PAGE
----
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Is careening down the slope a crime?

Colorado judge, in dismissing suit against a speeding skier, raisesquestions of liability.

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"Ski at your own risk" is the essence of a warning posted at all ski resorts and printed on every lift ticket sold in Colorado.

Now, a court ruling in the heart of ski country is punctuating that message with an exclamation point. The finding - that a fast-traveling skier was not at fault in the death of a man he struck on the slopes - may soon have skiers and snowboarders of all abilities looking over their shoulders. As a result, everyone from lawyers to resort owners is reexamining whether out-of-control skiing should be considered a crime.

"There is no question death is possible, as was tragically illustrated in this case," Judge David Lass wrote in his opinion, throwing out charges of reckless manslaughter and negligent homicide against a skier who caused a fatal accident on Vail Mountain in 1997. But "the court does not find a substantial risk of death in the event of collision."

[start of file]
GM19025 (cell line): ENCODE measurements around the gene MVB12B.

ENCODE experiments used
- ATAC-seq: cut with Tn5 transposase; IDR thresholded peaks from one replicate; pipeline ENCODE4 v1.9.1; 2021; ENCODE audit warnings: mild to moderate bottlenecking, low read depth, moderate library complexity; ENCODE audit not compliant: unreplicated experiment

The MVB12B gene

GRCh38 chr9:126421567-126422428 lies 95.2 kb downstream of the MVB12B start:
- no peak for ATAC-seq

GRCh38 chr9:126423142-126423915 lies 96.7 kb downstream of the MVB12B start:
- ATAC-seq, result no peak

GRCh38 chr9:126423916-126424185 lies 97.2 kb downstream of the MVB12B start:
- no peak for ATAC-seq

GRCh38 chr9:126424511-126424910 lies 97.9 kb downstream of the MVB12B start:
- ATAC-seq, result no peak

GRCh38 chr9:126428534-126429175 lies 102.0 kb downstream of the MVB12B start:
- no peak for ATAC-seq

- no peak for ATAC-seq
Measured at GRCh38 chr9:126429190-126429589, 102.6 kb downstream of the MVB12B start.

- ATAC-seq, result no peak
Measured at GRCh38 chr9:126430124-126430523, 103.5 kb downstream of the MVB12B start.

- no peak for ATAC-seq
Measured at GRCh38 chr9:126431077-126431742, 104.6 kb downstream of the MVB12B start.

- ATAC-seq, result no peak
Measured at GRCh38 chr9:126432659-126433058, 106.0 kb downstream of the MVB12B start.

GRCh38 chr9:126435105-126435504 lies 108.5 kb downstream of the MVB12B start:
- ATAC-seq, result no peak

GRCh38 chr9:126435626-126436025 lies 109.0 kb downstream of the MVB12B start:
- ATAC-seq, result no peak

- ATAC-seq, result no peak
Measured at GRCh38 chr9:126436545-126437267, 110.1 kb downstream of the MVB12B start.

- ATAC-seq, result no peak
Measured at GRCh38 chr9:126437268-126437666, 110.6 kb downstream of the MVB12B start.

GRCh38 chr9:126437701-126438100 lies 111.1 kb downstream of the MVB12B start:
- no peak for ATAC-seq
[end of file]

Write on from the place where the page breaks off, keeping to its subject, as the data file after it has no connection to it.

In essence, he ruled, it was just an accident.

The decision has surprised many here. "The judge got it wrong on this one. I think it's kind of frightening," says Jim Chalat, a Denver trial lawyer who specializes in ski litigation. "It means that the irresponsible skier might ski with impunity."

Countertrend?

Many believe the case will have broad impact. Prior to it, no court had dismissed charges against a skier accused of causing injury or death to another through recklessness. In fact, in recent years, there have been a number of successful prosecutions and plea agreements in similar cases. In other states, skiers responsible for collisions have been prosecuted on comparable charges.

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